Non-revolving line of credit payable.  In October 2008, Lakes closed on a two-year interest only $8.0 million non-revolving line of credit loan agreement (the “Loan Agreement”) with Centennial Bank (formerly First State Bank). The Loan Agreement is collateralized by primarily all of Lakes’ interest in the real property it owns in Minnetonka, Minnesota. Amounts borrowed under the Loan Agreement bear interest at 8.95% and are due in October 2010. Lakes’ Chief Executive Officer, Lyle Berman, has personally guaranteed the Loan Agreement on behalf of Lakes. We estimate the value of such guarantee to be nominal because of the value of the other collateral. As of January 3, 2010 and December 28, 2008, Lakes has drawn $2.0 million under the Loan Agreement.
 
12.   Contract acquisition costs payable
 
The Company is obligated to pay approximately $11 million to an unrelated third party as part of an agreement associated with the Company obtaining the management contract with the Pokagon Band. The obligation is payable quarterly over the term of the five-year management agreement for the Four Winds Casino Resort. As of January 3, 2010 and December 28, 2008, contract acquisition costs payable were $5.3 million and $7.3 million, respectively, which approximates its estimated fair value. Amounts payable during fiscal year 2010 totaling $1.6 million are included in current contract acquisition costs payable as of January 3, 2010.
 
During 2006, the Lyle Berman Family Partnership (the “Partnership”) purchased a portion of the $11 million obligation discussed above from an unrelated third party. The Partnership receives approximately $0.3 million per year of the payment stream related to this obligation during the five-year term of the management contract of the Four Winds Casino Resort. Lyle Berman, Lakes’ Chairman and Chief Executive Officer, does not have an ownership or any other beneficial interest in the Partnership. However, Neil I. Sell, a director of Lakes, is one of the trustees of the irrevocable trusts for the benefit of Lyle Berman’s children who are partners in the Partnership.
 
During 2009, the Company became obligated to pay Mr. Argovitz $1 million per year (prorated based on a 365 day year) during the remainder of the seven-year initial term of the Red Hawk Casino management contract which commenced in December 2008 between the Company and the Shingle Springs Tribe, as a result of Mr. Argovitz’s election under an existing agreement to relinquish his other rights related to this project. This obligation does not have a stated interest rate and has payment terms which extend beyond one fiscal year. As a result, this obligation has been recorded at its net present value with an effective interest rate of approximately 18%, and the difference between the face amount and the net present value of the obligation is recorded as a discount, which is amortized to interest expense over the contract term using the effective interest method. As of January 3, 2010, the remaining carrying amount of the liability was $3.6 million, net of a $2.4 million discount, which


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LAKES ENTERTAINMENT, INC. AND SUBSIDIARIES
 
NOTES TO CONSOLIDATED FINANCIAL STATEMENTS — (Continued)
 
approximates its estimated fair value. Amounts payable during fiscal year 2010 totaling $0.4 million, net of related discount, are included in current contract acquisition costs payable as of January 3, 2010.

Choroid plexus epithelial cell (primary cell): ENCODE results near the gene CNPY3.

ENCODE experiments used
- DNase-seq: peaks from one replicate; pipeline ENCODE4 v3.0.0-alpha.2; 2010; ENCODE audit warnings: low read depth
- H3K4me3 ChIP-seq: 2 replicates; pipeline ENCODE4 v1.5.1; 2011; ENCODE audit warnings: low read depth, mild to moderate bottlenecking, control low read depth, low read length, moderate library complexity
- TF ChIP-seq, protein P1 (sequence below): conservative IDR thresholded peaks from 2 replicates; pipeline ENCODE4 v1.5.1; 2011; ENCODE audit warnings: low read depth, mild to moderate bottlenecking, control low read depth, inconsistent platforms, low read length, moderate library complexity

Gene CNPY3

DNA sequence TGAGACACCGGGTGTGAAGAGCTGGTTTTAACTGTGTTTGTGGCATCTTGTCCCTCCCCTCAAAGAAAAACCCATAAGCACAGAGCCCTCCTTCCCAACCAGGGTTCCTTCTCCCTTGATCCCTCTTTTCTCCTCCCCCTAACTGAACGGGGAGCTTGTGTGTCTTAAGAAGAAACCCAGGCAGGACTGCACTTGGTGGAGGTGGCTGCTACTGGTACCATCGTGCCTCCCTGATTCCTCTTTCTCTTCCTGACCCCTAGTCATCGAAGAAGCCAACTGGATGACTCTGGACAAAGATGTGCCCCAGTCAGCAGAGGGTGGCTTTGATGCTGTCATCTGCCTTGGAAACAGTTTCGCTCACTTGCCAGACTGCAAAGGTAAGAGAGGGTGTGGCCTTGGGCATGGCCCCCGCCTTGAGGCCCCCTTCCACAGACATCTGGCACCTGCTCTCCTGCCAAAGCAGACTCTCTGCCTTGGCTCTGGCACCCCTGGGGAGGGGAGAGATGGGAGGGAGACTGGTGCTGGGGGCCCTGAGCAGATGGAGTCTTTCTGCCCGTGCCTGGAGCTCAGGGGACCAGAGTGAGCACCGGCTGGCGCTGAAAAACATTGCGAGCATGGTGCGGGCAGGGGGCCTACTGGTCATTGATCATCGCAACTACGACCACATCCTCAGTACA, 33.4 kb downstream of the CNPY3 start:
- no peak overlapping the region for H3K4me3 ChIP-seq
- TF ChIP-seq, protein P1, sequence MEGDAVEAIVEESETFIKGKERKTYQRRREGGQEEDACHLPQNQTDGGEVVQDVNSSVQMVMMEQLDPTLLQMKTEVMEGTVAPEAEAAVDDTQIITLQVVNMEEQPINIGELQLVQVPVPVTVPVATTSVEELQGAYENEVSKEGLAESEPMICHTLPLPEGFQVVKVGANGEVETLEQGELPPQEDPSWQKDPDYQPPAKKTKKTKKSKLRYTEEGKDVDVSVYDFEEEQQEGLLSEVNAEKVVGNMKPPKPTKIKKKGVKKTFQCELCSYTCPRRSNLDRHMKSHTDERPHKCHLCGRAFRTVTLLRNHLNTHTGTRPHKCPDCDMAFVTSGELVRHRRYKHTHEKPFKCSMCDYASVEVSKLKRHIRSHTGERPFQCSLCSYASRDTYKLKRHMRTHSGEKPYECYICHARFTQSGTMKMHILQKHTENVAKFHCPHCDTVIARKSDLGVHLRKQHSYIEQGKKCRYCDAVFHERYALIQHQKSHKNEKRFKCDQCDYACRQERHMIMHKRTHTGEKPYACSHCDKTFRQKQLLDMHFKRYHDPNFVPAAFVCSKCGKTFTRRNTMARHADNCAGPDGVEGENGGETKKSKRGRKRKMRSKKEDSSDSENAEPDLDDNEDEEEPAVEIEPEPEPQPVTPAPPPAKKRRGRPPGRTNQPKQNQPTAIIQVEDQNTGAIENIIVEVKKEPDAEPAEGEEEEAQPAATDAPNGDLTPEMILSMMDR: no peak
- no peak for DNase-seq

During 2009, the Company became obligated to pay Mr. Kean $1 million per year (prorated based on a 365 day year) during the remainder of the seven-year initial term of the Red Hawk Casino management contract with the Shingle Springs Tribe. As a result, Mr. Kean relinquished his other rights related to this project. This obligation does not have a stated interest rate and has payment terms which extend beyond one fiscal year. As a result, this obligation has been recorded at its net present value with an effective interest rate of 18%, and the difference between the face amount and the net present value of the obligation is recorded as a discount, which is amortized to interest expense over the contract term using the effective interest method. As of January 3, 2010, the remaining carrying amount of the liability was $3.6 million, net of a $2.4 million discount, which approximates its estimated fair value. Amounts payable during fiscal year 2010 totaling $0.3 million, net of related discount, are included in current contract acquisition costs payable as of January 3, 2010. See Note 17 for other related party transactions.
 
13.   Income taxes
 
The provision for income taxes attributable to earnings (loss) from continuing operations for fiscal 2009, fiscal 2008, and fiscal 2007 consist of the following (in thousands):
 
                         
    For the Fiscal Year Ended  
    2009     2008     2007  
 
Current:
                       
Federal
  $ 2,413     $ 2,715     ($ 1,512 )
State
    912       1,515       1,323  
                         
      3,325       4,230       (189 )
Deferred:
                       
Federal
    (1,217 )     4,493       2,384  
State
    (688 )     385       204  
                         
    $ 1,420     $ 9,108     $ 2,399  
                         
 
Reconciliations of the statutory federal income tax rate to the Company’s actual rate based on earnings (loss) before discontinued operations before income taxes for fiscal 2009, fiscal 2008, and fiscal 2007 are summarized as follows:
 
                         
    For the Fiscal Year Ended  
    2009     2008     2007  
 
Statutory federal tax rate
    35.0 %     (35.0 )%     (35.0 )%
State income taxes, net of federal income taxes
    (1.9 )           (2.0 )
Change in valuation allowance
    (10.3 )     28.6       48.6  
Permanent tax differences(*)
    1.4       15.8        
Net operating loss and capital loss carryforwards
    (22.4 )     2.5       47.5  
Resolution of prior year tax matters
    10.3       1.6       (32.2 )
Uncertain tax position interest
    14.1       1.4       20.8  
Other, net
    1.5       (1.7 )     (2.6